This year I ran the first ever makerspace at a HIMSS conference. Search for #HIMSSmakers (an official HIMSS17 hashtag!) for lots of fun tweets about the HIMSS17 Innovation Makerspace. Here is the description from the HIMSS17 exhibitor directory:
Become a healthcare maker! Hands-on tools for fun, learning, design, invention, and creation! Makerspaces are creative, do-it-yourself spaces where people gather to create, invent, and learn. We have a 3D-printer, CNC tools, LittleBits, and IoT platforms, from Arduino to Raspberry Pi. Come by and, by the end of HIMSS17, build a working prototype of your idea to improve patient, provider, or user experience. Follow Chuck Webster, MD (@wareFLO on Twitter) for news, photos, and videos!
If you'd like to see the best of those photos and videos, visit my post HIMSS17 blog post.
What was and were my experience and lessons for the future?
My fantasy stretch goal -- a HIMSS17 attendee starting Monday morning and creating a functional prototype, in a 3D-printed enclosure, connected to the cloud, by Wednesday afternoon -- was, sadly, not achieved. (Though I did distribute a bunch of cool laser cut and engraved badges to other HIMSS17 Social Media Ambassadors.) Maybe next year! On the other hand, I guesstimate I talked about and demoed HIMSS17 Innovation Makerspace tools and platforms with and to at least 500 attendees and exhibitors.
As you can see from the above tweet, the makerspace resembles, well, a big pile of stuff! Folks would come around the corner, and stop and stare. After a while they'd say one of two things. "What happened! What exploded?" <grin> and "I know exactly what's going on; I have half this stuff at home!" <grin>
If you'd like a more in-depth feel for the makerspace vibe, watch the following hour-long Periscope video. I started giving a tour, but spent most of the hour interviewing passerbyers about their reactions to the makerspace.
Well, that was my experience. What were my lessons for the future?
Makerspaces are sprouting like mushrooms in the spring, in elementary and high schools, libraries, communities, engineering, medical, and nursing schools, and even hospitals, especially children's hospitals. Makerspaces share three characteristics: tools for making stuff, education for using the tools, and engaged communities. But makerspaces also differ according to community. For example, patients tend to focus on creating solutions to help manage their illnesses. School-based makerspaces prepare students for future occupations. My personal makerspace is devoted to making little robots, such as @MrRIMP.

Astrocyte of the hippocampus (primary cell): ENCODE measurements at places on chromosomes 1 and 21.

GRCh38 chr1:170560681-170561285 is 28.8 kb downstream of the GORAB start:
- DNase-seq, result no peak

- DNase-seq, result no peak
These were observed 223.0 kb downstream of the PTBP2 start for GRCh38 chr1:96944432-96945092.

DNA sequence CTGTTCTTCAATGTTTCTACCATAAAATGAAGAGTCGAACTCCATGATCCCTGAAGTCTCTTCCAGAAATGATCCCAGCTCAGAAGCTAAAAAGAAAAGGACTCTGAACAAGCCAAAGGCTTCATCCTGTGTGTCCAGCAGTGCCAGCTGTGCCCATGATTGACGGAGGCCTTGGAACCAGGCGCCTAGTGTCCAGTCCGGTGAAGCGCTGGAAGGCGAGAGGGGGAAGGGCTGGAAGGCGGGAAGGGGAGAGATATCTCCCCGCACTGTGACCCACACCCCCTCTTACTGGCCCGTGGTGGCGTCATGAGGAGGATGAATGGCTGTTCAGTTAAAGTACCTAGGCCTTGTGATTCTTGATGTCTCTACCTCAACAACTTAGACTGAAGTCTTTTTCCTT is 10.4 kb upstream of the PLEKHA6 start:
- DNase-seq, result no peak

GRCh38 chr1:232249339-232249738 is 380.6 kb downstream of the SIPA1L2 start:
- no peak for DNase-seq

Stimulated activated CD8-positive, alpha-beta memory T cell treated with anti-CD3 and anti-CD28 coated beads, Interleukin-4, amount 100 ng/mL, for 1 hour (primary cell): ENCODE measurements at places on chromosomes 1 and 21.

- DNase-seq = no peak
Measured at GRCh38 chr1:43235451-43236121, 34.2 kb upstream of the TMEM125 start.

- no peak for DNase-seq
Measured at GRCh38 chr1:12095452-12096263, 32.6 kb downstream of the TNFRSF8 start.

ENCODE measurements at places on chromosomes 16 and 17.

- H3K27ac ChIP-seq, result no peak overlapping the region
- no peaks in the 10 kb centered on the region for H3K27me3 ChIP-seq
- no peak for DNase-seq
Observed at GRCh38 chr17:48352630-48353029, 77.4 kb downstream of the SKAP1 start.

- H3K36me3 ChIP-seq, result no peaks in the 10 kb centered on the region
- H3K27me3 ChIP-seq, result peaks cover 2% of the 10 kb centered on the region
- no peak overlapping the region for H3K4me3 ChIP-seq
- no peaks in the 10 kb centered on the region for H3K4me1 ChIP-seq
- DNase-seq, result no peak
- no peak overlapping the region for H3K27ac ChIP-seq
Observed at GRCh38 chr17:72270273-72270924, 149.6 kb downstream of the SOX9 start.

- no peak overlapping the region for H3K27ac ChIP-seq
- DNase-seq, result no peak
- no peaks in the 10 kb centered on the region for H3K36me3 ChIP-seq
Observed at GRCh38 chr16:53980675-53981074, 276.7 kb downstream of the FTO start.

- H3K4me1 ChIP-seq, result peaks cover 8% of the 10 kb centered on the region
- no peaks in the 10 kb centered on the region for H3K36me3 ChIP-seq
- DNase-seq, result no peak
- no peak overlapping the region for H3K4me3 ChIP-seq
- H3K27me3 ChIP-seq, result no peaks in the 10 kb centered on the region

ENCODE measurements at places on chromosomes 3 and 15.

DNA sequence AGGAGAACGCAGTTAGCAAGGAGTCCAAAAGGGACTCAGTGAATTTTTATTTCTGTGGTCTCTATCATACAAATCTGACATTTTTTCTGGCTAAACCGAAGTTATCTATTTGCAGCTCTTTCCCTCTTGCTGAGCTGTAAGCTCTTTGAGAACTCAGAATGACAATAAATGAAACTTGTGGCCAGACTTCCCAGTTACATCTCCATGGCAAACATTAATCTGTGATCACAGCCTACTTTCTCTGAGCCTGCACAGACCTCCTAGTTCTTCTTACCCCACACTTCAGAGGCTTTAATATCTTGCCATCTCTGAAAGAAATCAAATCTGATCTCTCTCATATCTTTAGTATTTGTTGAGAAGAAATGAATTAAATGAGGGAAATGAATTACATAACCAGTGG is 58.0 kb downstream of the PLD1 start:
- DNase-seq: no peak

There is also a unique and valuable role to played by health information makerspaces.
First of all, makerspaces are fun, because creating interactive physical artifacts is fun.
Second, health information management and IT is not solely about virtual ones-and-zeros software. Increasingly HIM and HIT will also be about robots and wearables and the Internet-of-Things: Things! Hardware, that is. Makerspaces are perfect vehicles to understand and master interactions between the physical world and software data and workflows.
Third, and perhaps most important, the cool prototypes and products created by patients, nurses, and physicians ultimately need to be incorporated or accommodated by enterprise health IT systems. Health information management and health IT professionals can help create sophisticated software inside these electromechanical wonders. And they must safeguard the stability of existing health IT systems and privacy of personally identifiable health data. Therefore, health information management and health IT makerspaces have an important role to help meet patient/nurse/physician makers half way. They need to be part of, and contribute to, a growing, enabling, and empowering ecosystem of creative healthy healthcare invention.
One problem with hardware vs software is you can't instantly download hardware for virtually nothing. Amazon is heading there, but isn't there yet! But, maker tools and platforms are getting downright cheap. I've owned three 3d printers. My most recent printer is the best I've owned and costs less than $200. The development boards (tiny computers that process input such as movement, sound and light, and turn it into data and actions someplace else on the planet) are often only 10 or 20 bucks apiece.
I'd love to see a whole bunch of HIM/HIT makerspaces, perhaps at the level of local HIMSS chapters, networked together, to co-support and co-enable a health information maker movement.
I'll close with a quote from Thomas Edison. Ironically, it was on the back wall of the HIMSS17 Innovation Makerspace in the above tweeted photo. But you can't see it!
"To invent, you need a good imagination and a pile of junk."
--Thomas A. Edison
Why can't you see it? Because it's behind a pile of junk!